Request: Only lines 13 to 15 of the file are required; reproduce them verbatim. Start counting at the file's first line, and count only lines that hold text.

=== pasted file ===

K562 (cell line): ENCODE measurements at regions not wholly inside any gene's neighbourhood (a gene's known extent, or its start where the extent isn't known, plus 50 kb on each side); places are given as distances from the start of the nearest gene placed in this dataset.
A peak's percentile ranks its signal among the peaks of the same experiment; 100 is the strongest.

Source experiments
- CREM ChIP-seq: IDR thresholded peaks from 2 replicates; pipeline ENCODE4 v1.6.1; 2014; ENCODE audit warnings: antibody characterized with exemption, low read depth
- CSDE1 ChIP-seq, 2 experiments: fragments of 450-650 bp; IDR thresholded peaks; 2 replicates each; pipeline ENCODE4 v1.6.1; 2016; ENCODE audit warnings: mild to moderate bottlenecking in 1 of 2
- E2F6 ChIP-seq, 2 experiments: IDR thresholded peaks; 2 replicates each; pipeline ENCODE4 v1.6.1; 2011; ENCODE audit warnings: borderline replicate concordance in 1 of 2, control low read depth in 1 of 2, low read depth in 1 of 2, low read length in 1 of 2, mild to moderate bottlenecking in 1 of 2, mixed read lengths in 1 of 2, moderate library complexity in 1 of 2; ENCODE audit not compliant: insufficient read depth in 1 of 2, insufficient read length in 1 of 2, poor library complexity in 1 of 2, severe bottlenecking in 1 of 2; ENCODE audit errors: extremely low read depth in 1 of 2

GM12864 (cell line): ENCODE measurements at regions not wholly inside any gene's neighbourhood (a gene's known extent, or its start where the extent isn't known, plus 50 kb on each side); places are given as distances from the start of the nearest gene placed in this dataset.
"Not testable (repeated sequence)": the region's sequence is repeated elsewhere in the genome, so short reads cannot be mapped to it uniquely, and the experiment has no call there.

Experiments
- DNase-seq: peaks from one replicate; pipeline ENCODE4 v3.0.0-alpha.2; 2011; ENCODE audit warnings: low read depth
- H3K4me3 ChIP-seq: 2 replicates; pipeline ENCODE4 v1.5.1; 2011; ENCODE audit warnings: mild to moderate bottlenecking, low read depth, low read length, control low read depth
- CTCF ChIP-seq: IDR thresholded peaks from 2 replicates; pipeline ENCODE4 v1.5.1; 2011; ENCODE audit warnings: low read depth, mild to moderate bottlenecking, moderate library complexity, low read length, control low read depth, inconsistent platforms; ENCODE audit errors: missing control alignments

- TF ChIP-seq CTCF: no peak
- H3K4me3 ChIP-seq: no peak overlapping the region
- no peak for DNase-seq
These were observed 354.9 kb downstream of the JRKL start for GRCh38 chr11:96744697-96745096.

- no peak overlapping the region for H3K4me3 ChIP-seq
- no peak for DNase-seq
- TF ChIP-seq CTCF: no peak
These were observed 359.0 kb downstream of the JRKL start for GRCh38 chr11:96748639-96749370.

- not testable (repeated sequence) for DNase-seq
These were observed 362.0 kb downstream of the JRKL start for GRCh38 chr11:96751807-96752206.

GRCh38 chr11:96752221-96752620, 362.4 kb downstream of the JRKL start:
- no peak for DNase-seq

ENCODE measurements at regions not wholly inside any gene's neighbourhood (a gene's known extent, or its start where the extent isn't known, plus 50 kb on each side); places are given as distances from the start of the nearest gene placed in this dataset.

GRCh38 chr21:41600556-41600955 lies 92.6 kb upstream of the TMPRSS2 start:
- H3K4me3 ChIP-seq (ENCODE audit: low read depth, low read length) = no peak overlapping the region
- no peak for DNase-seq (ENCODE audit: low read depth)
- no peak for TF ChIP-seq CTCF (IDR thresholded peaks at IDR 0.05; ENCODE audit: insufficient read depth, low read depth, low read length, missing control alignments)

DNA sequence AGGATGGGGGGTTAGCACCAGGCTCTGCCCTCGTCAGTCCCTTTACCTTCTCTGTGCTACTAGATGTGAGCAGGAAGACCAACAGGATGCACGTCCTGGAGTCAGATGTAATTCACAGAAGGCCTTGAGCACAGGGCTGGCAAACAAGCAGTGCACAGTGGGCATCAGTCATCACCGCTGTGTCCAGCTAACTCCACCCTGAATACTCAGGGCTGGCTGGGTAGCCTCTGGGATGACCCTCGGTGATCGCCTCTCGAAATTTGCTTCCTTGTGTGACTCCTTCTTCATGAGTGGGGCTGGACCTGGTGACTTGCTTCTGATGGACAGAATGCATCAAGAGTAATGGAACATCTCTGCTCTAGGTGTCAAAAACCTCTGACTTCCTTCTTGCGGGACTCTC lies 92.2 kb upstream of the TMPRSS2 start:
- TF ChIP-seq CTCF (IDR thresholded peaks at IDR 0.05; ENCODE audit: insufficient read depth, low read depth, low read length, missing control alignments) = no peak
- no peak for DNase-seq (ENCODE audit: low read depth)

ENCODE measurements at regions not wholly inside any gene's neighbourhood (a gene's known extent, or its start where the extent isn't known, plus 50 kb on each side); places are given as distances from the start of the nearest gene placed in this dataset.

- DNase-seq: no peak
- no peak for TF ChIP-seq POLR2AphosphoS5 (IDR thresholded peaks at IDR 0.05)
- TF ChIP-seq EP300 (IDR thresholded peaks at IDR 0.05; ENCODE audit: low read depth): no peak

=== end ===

- TF ChIP-seq CTCF: no peak
- H3K4me3 ChIP-seq: no peak overlapping the region
- no peak for DNase-seq